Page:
• D8 bottle- transmutation fluid, labeled "lead to gold". It includes instructions for exactly how to apply the fluid and how much can be transmuted. Enough in the bottle to turn 20 pounds of lead into 20 pounds of gold.
  • D9 bottle- soapy water, labeled "soap". Shiny bubbles.

Right Cabinet Door

  • A10 jar- magic jar, labeled "strawberry jam". Covered in black paint and oddly empty. Unlidding it causes the nearest person to save vs spells or have their soul become trapped in the jar, with the lid leaping to cover it. They can make others who touch the jar save vs spells or become possessed by them, and if the jar is opened their soul can leap back into its body. Ever thereafter, they can see disembodied souls if any are about.
  • A11 jar- enchanted jam, labeled "wrath grape jam". Full of jiggling purple jam. Eating the jam confers +1 to damage with a random weapon the consumer is proficient with. Four doses. 
  • A12 jar- magic jar, labeled "real jam". Seems empty. Unlidding it causes the jar to burst with a hissed "you fucked up!" and three random encounters to arrive within a few seconds of each other, all at -1 reaction.
  • A13 jar- magic jar, labeled "bear jam". Seems to be full of loose fur. If unlidded, ejects a frightened brown bear. The jar functions as a fragile sort of "jar of holding", capable of holding 100 pounds of material, or ten times as much of bear.
  • A14 jar- ochre jelly, labeled "ochre jam". Jiggling and ochre contents. Since it's small, it only has 2 HD and attacks for 1d6 damage.
  • B10 candles- three half-melted candles that have merged together. If lit one wick at a time, can burn for an hour and a half.
  • B11-I drawer- contains a collapsible wand of potion identification. Has three charges, and after the charges have run out it will, due to a defect of construction, falsely identify all potions as creamy mayonnaise.
  • B11-II drawer- letter from a nearby dungeon's master, containing a plot hook or foreshadowing.
  • B11-III drawer- some old corks.
  • B12-I drawer- thimble and string.
  • B12-II drawer- This drawer sits especially straight in the miniature dresser. If opened, it clicks as a poison needle shoots out behind the face, then back in. Those opening it with their hand, even gloved or in chain, must save vs death or lose the finger as it turns black, falls off, and crawls away. Inside is a copper ring carved to resemble a curled, many-segmented finger with polished amethyst for a fingernail. It grows hot when the wearer is holding poison.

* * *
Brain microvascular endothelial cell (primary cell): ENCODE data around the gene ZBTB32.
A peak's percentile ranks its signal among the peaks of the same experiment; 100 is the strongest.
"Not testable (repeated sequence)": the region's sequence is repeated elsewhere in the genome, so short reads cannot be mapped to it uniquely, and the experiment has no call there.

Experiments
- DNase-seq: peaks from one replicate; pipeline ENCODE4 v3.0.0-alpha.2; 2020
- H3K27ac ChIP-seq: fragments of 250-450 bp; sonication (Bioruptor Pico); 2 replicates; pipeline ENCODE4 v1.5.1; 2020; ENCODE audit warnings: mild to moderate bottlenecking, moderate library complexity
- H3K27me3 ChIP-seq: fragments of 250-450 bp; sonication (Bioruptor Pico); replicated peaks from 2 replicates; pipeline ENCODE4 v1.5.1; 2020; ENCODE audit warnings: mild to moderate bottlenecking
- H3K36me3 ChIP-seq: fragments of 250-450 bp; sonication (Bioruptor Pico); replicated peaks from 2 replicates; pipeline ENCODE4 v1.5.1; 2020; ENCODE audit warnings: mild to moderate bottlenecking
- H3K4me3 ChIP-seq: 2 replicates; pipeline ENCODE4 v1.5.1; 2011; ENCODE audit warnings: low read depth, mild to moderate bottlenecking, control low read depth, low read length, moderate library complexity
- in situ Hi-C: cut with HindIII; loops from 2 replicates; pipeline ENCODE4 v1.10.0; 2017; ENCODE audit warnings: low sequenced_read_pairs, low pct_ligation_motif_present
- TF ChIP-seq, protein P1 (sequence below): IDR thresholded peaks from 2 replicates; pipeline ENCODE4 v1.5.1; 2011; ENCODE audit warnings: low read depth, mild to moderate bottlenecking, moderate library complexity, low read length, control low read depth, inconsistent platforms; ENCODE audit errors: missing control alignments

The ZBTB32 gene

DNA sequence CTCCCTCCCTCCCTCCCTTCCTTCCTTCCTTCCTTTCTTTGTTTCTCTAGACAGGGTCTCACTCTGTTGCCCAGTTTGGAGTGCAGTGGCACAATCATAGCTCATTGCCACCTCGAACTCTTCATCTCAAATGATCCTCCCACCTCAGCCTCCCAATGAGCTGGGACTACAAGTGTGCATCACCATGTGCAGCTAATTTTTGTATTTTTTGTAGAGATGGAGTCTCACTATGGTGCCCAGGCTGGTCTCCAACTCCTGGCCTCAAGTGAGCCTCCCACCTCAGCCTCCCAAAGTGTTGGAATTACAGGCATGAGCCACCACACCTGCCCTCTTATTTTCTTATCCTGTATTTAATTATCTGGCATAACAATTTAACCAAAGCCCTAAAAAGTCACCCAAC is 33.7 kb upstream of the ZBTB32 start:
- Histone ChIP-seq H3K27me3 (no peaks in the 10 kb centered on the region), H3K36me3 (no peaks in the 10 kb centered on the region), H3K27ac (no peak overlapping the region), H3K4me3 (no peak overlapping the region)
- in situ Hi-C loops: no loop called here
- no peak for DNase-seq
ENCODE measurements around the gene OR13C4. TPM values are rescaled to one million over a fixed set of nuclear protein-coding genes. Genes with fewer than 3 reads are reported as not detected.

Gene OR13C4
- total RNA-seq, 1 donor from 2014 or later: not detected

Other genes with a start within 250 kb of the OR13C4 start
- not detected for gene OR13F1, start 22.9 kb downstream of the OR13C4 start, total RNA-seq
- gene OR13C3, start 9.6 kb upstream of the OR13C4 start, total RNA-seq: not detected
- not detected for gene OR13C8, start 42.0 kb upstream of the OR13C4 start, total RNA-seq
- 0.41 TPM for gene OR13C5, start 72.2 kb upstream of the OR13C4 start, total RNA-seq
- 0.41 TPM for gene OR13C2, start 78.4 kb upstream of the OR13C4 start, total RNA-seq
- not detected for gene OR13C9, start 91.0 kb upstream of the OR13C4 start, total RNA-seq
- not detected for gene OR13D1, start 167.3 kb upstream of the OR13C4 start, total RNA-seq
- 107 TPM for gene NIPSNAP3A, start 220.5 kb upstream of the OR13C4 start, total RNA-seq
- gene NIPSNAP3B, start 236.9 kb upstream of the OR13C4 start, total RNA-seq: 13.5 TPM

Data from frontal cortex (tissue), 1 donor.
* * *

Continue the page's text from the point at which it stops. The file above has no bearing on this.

• B12-III drawer- animate cornhusk doll. Ignorant of the cabinet's contents, but knowledgeable of the dungeon. Rustic and simple-mannered, mute, strong enough for surprising mischief.
  • B13-I drawer- mostly empty, but for some dried sage.
  • B13-II drawer- Spider in a web. If it bites you, gain a vibrational sense out to thirty feet but lose vision within thirty feet.
  • B13-III drawer- slip of paper with the word "Disjifio". Speaking the word summons a lesser water elemental, whose name it is. She was loyal to the group that assembled this cabinet and a reaction roll will determine how indulgent she is to strangers. If she is slain, the name will do nothing when spoken.
  • B14-I drawer- This drawer is infinitely deep, and contains all written works yet devised on small notecards. If the players get into this and you have to adjudicate it, fuck you.
  • B14-II drawer- slip of paper reading "leave this drawer empty", as well as a slip of paper reading "There is no strawberry jam. Grape jam is fine. All the other jams summon monsters," A close search reveals this drawer is a little shorter (to accommodate the trap in B14-III.)
  • B14-III drawer- at the back of this drawer is a small lever. Pulling the lever causes a bolt to fire from behind B14-II, striking the inspecting character in the head or neck. They take 2d10 damage, save vs paralysis for half.
  • C-Top key- a brass key intended to go to the lower drawers, but also used to safely open B12-II. Has a gough mark where the needle strikes it when used in this fashion.
  • C10 jar- miscellaneous eyes. They watch you. One near the middle is an Evil Eye of Orms-by-Gore. It will try to convince you to let it out, but it's a real prick and will either try to bite you or shoot you with its vampire beam.
  • C11 jar- moralistic jar, unlabeled. Several platinum coins in the bottom, condensation and saliva smell coating the sides. If you try to grab more than one coin at a time, your hand gets stuck, as in a Pringles can, and the jar tries to eat your hand. Contains 10 platinum.
  • C12 jar- will-o-the-wisp, unlabeled. Will lead you somewhere in a nearby dungeon room if freed. Make a reaction roll. If positive, may lead to treasure or a secret door. If negative, will lead to a trap or hostile monsters.